I have only at present to observe further, in regard to this work, that it is eminently practical, and that the study of it is in no small degree calculated to establish the gospel of Christ within us, not as a speculative system, but as the ground and principle of our better being.

I cannot close these remarks without impressing on Mr. Pulsford the importance of studying more carefully the idiom and structure of his native tongue. It is not a very pleasing thing to carp at the execution of what we are quite willing to allow must have been a very laborious and puzzling undertaking. To translate any work well is difficult; to translate one treating of the peculiar modes of thought, and using the peculiar expressions of the German schools of speculative theology is pre-eminently so. I am disposed therefore to make much allowance for Mr. Pulsford. But there is very much in his translation to amend. Mistakes indeed, such as rendering Collegien' by colleges instead of lectures, and translating der sinnlichen Natur' (p. 75 of the translation) as a genitive depending on vernunft, instead of a dative depending on vorgeschrieben, are wholly inexcusable. The latter especially shows that the translator has not understood the passage in the original at all. Some other errors of the same kind, if not perhaps quite so important, have met my eye in occasionally comparing the translation with the original; but I care not to dwell upon them. I must, however, remind Mr. Pulsford that no residence even of three years in Germany' will be accepted by the public as an excuse for that murdering of the English language which we meet with—at least too often. From his notice, three pages long, prefixed to the second volume, I could pick



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out a score of expressions which, from whatever quarter they have come, have certainly not come from the 'pure well of English undefiled.' I recommend a very rigid adherence to the resolution there expressed of 'recasting the whole into freer and purer English.'

W. M.




MATT. XIX. 12. DEAR SIR, I am sorry that my present reply to J. C. K. must be considered uncourteous by him, as it so happens that I have not misunderstood him. But to do so is to charge him, in his opinion, with wanting Christian charity,' – for his own words are:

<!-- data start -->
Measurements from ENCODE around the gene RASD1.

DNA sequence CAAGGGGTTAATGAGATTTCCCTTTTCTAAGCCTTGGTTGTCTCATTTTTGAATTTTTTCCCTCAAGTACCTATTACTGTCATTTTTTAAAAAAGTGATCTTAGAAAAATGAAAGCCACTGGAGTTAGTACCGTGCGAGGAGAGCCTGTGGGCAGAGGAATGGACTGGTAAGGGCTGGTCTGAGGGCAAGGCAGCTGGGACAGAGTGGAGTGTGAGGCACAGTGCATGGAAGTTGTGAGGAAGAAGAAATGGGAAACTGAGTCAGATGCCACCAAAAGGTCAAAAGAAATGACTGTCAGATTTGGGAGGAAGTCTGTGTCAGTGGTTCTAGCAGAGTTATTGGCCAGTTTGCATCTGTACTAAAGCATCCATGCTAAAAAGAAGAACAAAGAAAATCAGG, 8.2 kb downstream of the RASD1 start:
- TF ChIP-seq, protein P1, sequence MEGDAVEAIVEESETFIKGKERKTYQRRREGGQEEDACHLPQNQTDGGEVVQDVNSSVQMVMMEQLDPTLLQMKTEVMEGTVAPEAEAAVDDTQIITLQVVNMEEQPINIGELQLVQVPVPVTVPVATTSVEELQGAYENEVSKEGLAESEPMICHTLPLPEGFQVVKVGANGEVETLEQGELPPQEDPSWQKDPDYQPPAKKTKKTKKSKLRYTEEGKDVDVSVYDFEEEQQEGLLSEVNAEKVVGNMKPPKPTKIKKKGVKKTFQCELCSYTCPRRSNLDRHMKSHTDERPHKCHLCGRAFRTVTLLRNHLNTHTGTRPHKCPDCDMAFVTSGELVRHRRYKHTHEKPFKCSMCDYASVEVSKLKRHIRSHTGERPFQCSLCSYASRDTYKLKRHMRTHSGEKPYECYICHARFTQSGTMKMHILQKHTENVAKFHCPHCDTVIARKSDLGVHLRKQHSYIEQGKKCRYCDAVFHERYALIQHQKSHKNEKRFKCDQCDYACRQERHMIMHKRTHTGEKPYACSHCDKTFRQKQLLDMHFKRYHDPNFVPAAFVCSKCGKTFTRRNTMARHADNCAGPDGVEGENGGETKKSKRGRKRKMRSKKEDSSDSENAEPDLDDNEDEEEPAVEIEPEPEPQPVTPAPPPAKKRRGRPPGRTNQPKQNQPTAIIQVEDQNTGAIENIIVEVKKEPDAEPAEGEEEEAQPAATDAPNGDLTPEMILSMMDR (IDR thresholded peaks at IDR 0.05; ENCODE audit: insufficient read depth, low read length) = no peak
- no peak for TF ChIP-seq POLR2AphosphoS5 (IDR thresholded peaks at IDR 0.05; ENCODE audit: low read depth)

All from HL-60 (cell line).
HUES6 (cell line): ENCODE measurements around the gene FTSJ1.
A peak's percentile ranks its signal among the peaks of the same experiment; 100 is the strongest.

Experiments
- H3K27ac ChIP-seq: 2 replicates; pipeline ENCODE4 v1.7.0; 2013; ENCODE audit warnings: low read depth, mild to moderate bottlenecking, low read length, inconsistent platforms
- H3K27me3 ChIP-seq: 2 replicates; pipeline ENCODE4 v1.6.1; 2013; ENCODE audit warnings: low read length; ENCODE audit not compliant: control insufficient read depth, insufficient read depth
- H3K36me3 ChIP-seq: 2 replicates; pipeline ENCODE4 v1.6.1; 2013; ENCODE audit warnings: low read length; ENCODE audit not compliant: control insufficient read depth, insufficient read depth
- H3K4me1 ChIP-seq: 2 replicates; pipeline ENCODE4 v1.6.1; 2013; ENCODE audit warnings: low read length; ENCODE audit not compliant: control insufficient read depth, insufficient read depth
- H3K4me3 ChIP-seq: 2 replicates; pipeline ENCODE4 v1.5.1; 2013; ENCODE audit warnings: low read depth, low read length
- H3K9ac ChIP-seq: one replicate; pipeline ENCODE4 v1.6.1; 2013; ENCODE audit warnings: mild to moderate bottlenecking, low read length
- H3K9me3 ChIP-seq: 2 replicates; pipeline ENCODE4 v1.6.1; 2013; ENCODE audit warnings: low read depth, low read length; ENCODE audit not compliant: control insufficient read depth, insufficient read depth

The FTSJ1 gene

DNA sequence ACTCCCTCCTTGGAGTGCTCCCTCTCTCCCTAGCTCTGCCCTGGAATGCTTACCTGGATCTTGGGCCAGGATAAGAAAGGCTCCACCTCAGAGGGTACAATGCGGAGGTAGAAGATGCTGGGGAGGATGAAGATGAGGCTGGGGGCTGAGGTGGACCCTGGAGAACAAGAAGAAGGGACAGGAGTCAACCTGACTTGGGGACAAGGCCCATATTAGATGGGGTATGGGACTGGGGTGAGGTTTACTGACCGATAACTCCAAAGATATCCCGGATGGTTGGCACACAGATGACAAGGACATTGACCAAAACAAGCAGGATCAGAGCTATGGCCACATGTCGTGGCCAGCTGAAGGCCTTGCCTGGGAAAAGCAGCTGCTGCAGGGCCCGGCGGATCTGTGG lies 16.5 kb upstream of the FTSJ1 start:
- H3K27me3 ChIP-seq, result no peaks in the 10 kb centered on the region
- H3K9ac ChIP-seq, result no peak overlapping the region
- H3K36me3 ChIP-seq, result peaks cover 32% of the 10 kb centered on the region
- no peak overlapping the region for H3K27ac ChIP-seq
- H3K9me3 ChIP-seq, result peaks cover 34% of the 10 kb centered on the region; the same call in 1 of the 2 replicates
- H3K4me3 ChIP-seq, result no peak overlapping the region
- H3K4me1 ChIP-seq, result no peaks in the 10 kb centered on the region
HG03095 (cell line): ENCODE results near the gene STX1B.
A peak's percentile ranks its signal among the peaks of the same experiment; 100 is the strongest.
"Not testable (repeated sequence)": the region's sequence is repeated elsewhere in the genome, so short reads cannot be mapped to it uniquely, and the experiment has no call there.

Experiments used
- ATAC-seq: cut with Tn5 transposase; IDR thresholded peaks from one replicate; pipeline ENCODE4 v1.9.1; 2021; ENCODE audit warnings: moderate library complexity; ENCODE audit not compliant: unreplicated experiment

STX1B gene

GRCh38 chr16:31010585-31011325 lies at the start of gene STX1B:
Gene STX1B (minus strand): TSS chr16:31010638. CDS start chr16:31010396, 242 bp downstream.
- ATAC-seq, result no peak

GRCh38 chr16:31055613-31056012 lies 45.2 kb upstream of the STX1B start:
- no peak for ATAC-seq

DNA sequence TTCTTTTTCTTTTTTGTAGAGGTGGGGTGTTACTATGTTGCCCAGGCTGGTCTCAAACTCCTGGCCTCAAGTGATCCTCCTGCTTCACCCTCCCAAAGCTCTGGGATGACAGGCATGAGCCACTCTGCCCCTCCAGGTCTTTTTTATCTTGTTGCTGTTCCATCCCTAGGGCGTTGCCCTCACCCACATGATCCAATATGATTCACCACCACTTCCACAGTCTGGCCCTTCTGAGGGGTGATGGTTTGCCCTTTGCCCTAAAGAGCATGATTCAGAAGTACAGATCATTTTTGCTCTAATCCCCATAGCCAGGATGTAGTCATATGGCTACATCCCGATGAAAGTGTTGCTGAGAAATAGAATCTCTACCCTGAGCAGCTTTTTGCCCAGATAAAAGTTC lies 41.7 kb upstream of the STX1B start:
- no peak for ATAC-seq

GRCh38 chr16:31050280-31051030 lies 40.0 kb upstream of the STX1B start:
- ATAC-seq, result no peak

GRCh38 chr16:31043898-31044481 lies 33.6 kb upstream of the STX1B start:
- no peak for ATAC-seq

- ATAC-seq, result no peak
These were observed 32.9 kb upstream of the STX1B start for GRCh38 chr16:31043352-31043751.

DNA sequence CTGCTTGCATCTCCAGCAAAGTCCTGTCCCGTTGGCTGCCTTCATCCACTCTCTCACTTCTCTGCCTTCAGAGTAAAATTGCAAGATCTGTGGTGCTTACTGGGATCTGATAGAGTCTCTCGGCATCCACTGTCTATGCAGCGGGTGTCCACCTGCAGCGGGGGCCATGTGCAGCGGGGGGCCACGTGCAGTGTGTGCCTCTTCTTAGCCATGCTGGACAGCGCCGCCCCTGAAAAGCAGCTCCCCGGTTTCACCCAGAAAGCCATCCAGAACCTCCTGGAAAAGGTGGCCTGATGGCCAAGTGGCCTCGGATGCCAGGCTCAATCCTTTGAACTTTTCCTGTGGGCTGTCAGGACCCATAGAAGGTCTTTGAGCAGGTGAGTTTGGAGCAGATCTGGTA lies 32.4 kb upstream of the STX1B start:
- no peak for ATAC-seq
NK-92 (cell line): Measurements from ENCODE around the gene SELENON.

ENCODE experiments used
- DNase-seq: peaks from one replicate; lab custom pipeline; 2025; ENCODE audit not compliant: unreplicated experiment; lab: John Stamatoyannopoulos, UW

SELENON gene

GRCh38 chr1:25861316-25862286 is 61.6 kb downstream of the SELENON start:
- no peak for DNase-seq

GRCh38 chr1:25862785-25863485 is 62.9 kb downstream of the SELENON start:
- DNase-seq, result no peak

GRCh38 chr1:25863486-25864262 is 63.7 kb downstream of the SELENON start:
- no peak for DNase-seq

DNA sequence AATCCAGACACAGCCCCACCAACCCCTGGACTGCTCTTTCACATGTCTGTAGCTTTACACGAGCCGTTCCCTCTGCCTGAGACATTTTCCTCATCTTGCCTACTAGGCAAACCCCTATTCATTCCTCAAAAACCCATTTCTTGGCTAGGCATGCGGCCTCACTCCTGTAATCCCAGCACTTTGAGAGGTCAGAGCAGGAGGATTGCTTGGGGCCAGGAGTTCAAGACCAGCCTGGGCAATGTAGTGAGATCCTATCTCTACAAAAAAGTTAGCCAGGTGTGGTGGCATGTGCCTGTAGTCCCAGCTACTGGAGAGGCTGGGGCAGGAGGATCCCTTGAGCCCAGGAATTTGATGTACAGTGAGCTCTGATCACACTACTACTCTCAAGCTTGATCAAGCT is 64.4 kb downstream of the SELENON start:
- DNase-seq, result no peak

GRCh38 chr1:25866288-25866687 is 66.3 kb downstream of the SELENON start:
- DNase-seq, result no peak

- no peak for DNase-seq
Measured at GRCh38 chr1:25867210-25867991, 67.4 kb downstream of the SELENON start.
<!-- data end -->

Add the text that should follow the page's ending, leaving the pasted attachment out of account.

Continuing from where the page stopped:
—He must have misunderstood me. Upon no other supposition, consistently with Christian charity, can I account for the irrelevancy of his reply.?" Either I have misunderstood him, or J. C. K. must do that which is inconsistent with Christian charity ; I have not misunderstood him, therefore, J. C. K. must do that which is inconsistent with Christian charity, and to charge any one with this is to be most uncourteous.

That I am right in coming to the conclusion that he is greatly mistaken in supposing that I have misunderstood him, will appear evident from the following brief remarks.

The very same idea, conveying the same meaning, must surely be understood in the three following sentences : “ They abstained from the society of women, in order to be (as they thought) better fitted for heaven' (Journal, October, p. 198); Those who, from a desire to further the interests of religion, live in celibacy' (Bloomfield, New Testament); “That they might devote themselves to the proper

business of religion’ (Barnes, New Testament). Here we have just the same idea expressed in different words by different writers ; it is, consequently, difficult to conceive how any one can suppose that he is not in the least captious in insisting upon a different meaning from the sentences, when it is quite evident that the writers wished to express the very sarne thought.

Your correspondent begins his letter by stating that it is still true that I so quote from Neander, 'as to beget an impression that Neander gave to the phrase the interpretation adopted by himself.' Now if I had for a moment imagined that Neander was of my opinion, does J. C. K. suppose that I would not have stated that such was the case ? As I have not done so, his insinuating that I so quote him as to lead one to suppose the contrary, is what I consider most reprehensible; and believing it to be such, I did not notice it in my former reply. The passage was never quoted for such a purpose, as will be evident to any of your readers who will refer to the work containing it.

He calls in question, however, the probability of my opinion, because it is grounded on the simple fact that the Essenes, or a portion of them, perhaps the greater portion, were accustomed to live a life of

J. S. L., July, p. 434.